Cloud, dedicated, managed and private hosting company, SoftLayer, is planning new datacentres for Asia-Pacific and Europe with Melbourne as a possible location in Australia.
The decision to expand was driven by the company’s need to bring its services and datacentre offerings closer to the end user and a broader range of customers.
After conducting multiple market analysis and studies of its customer base, the company decided to look into expanding datacentres in Singapore, Australia and Amsterdam late last year.
The company will also add three network Points of Presence (PoPs) in Hong Kong, Singapore and Tokyo. Beginning September 23, customers can pre-order services in the new datacentre, to be deployed when the data center and PoPs officially “go live” on October 3.
SoftLayer chief executive officer, Lance Crosby, said, “We are soon going to Melbourne to look at datacentre space. So the roadmap for 2012 is to open up datacentres in Australia and Brazil.”
It is targeted to be deployed within the next 24 to 36 months.
SoftLayer is looking at a minimum of $75 million spent, depending on the mix of equipment by the time it is fully populated. The initial deployment will be worth $6 million to build the core network and infrastructure in the datacentre facility and about $20 million when fully loaded for the first PoP – including the core network and 4000 servers.
According to Crosby, larger global competitors see it as the emerging market.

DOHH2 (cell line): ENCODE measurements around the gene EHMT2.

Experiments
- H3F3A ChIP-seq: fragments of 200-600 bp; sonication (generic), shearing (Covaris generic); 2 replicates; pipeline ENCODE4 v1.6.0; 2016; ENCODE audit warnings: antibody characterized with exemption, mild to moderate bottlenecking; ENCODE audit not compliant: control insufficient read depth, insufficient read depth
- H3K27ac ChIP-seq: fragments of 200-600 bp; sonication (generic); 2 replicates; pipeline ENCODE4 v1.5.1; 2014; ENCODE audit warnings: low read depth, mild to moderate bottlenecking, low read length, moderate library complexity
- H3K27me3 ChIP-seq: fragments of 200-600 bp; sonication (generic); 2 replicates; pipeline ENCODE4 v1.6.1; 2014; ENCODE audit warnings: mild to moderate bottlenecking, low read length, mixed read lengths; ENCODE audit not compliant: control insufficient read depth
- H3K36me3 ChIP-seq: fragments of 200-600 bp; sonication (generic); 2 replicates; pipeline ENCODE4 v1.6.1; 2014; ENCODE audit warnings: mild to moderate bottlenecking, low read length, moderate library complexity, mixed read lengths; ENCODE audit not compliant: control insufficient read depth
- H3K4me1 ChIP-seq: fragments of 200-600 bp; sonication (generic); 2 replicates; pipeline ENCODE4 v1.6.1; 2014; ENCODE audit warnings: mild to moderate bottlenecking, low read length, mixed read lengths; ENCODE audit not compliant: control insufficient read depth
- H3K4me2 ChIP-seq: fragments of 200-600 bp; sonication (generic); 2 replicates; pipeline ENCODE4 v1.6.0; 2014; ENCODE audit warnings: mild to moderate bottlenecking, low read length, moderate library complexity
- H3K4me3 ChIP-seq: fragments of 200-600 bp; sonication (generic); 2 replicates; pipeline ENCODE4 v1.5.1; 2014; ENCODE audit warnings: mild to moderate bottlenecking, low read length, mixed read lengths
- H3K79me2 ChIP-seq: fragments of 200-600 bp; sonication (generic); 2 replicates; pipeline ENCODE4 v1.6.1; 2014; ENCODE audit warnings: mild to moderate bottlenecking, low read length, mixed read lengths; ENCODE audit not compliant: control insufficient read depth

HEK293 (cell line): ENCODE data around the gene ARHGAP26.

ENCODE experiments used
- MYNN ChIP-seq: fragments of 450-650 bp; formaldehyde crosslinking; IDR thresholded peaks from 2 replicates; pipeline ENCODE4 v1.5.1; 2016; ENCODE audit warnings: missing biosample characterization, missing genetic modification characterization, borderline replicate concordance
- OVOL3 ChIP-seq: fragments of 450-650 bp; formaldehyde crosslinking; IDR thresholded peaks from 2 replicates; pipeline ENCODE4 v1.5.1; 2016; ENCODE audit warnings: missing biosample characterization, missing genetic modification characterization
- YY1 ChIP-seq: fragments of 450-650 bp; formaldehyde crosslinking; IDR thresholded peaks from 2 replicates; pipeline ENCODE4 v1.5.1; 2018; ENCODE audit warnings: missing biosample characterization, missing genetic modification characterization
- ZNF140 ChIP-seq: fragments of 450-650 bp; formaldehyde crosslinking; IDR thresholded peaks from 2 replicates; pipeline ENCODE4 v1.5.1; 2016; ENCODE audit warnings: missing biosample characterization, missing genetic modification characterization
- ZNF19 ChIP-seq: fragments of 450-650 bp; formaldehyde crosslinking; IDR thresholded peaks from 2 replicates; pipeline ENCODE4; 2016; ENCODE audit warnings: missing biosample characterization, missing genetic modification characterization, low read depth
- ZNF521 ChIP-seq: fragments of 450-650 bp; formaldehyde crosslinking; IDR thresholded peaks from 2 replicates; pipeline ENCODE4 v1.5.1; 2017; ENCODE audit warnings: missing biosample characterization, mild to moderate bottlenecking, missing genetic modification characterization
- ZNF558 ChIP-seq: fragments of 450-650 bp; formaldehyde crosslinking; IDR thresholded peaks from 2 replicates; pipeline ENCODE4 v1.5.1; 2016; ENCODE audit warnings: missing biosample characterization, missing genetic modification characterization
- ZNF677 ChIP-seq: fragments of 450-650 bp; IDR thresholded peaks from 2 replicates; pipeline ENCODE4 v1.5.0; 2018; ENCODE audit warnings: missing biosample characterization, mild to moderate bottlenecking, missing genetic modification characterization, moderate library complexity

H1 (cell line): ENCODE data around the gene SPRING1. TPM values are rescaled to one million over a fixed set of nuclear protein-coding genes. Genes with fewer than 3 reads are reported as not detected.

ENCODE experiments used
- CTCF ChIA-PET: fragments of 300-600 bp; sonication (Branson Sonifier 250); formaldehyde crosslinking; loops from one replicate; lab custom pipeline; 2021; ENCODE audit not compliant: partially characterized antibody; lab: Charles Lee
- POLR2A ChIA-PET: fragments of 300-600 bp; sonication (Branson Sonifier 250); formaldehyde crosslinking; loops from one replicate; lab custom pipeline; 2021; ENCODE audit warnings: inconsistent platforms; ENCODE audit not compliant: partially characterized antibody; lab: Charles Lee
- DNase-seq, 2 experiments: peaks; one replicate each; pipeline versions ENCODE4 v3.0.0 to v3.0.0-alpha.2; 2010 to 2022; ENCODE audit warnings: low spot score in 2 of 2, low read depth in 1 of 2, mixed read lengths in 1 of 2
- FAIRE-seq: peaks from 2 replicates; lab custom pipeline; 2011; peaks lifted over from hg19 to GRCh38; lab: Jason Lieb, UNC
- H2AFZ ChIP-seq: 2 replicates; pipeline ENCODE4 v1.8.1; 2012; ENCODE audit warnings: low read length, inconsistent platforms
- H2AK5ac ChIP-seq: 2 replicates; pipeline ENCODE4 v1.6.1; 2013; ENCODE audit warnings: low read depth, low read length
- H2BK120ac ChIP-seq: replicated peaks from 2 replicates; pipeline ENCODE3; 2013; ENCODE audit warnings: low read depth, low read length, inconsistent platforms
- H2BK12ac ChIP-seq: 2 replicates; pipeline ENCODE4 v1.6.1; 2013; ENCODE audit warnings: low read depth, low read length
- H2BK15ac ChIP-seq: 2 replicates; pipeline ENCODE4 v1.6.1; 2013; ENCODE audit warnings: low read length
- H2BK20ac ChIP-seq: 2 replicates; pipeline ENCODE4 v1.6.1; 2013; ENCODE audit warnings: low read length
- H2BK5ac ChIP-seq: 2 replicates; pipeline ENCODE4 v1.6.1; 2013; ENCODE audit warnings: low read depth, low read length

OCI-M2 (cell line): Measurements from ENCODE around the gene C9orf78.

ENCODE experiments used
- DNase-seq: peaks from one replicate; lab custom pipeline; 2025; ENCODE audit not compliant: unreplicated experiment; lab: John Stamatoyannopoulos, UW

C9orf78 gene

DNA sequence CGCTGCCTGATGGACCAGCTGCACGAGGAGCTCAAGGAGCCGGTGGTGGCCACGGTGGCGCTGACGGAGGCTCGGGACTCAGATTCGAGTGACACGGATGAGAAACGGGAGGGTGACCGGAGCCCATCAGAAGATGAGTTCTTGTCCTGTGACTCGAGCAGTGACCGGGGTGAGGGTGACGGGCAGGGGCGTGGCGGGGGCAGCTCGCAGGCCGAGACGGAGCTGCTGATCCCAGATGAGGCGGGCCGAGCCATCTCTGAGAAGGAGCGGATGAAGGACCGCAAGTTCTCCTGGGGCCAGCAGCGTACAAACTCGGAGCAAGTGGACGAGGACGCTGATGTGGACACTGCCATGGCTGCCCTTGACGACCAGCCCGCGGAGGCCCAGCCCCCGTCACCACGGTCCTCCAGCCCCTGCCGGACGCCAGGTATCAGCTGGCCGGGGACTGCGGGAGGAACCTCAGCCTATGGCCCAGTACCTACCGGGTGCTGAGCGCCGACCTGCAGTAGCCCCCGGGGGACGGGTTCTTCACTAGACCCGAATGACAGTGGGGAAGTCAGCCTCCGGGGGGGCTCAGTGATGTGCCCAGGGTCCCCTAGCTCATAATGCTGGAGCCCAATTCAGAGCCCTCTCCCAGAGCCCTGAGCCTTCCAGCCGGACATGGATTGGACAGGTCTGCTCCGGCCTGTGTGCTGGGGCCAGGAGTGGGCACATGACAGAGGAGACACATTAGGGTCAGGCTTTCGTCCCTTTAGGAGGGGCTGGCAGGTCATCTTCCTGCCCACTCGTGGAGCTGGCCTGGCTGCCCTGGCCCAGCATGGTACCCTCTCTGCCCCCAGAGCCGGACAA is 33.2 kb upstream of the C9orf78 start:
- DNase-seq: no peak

SoftLayer conducted a customer engagement study late last year and its findings showed that although the US market is still larger than the Asia-Pacific market, the raw dollars spent in the Asia-Pacific market is growing more rapidly and will surpass the US market in the next 12 to 24 months.
SoftLayer chief strategy officer, George Karidis, said, “It will lead to improved performance between Australia and Singapore as a result of those networks and then both Europe and Asia will tie back to the US, as well. So we are creating a global network that ties datacentre services together.”
The expansion will result in more staff being hired in the Asia-Pacific region.
The company also revealed its interest in finding larger channel partners within the region that have a way into the local market. SoftLayer is in talks with a few managed services companies, system integrators and telecommunications service organisations.
Karidis said that it is the cornerstone of how the company will enter the market in Australia as it generally does not have a direct sales force.
The company is looking forward to the rollout of the National Broadband Network as it is expected to benefit the worldwide network.SNG01 and the Hong Kong and Tokyo PoPs feature connectivity from multiple Tier-1 network carriers, including NTT, Tata, and Equinix, with direct network connections to SoftLayer facilities in San Jose and Los Angeles.
“No matter where we put the datacentre in Australia, we will continue to build additional network PoPs in the other larger cities outside the datacentre city. Having broadband into the SMBs and homes will only help to improve the experience for everybody,” Crosby said.